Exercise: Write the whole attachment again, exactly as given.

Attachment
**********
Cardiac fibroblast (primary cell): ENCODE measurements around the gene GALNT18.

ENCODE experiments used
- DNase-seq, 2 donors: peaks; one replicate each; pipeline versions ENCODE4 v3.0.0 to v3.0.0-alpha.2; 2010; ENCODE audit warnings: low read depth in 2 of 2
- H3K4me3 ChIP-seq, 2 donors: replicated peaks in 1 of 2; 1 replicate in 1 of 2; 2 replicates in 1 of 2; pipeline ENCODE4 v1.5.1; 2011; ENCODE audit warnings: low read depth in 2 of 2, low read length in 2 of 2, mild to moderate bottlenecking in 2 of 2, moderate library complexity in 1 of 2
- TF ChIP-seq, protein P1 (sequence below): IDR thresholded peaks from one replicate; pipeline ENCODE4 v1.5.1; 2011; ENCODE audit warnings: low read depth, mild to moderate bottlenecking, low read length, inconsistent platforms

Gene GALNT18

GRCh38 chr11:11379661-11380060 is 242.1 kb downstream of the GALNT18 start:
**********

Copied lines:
Cardiac fibroblast (primary cell): ENCODE measurements around the gene GALNT18.

ENCODE experiments used
- DNase-seq, 2 donors: peaks; one replicate each; pipeline versions ENCODE4 v3.0.0 to v3.0.0-alpha.2; 2010; ENCODE audit warnings: low read depth in 2 of 2
- H3K4me3 ChIP-seq, 2 donors: replicated peaks in 1 of 2; 1 replicate in 1 of 2; 2 replicates in 1 of 2; pipeline ENCODE4 v1.5.1; 2011; ENCODE audit warnings: low read depth in 2 of 2, low read length in 2 of 2, mild to moderate bottlenecking in 2 of 2, moderate library complexity in 1 of 2
- TF ChIP-seq, protein P1 (sequence below): IDR thresholded peaks from one replicate; pipeline ENCODE4 v1.5.1; 2011; ENCODE audit warnings: low read depth, mild to moderate bottlenecking, low read length, inconsistent platforms

Gene GALNT18

GRCh38 chr11:11379661-11380060 is 242.1 kb downstream of the GALNT18 start: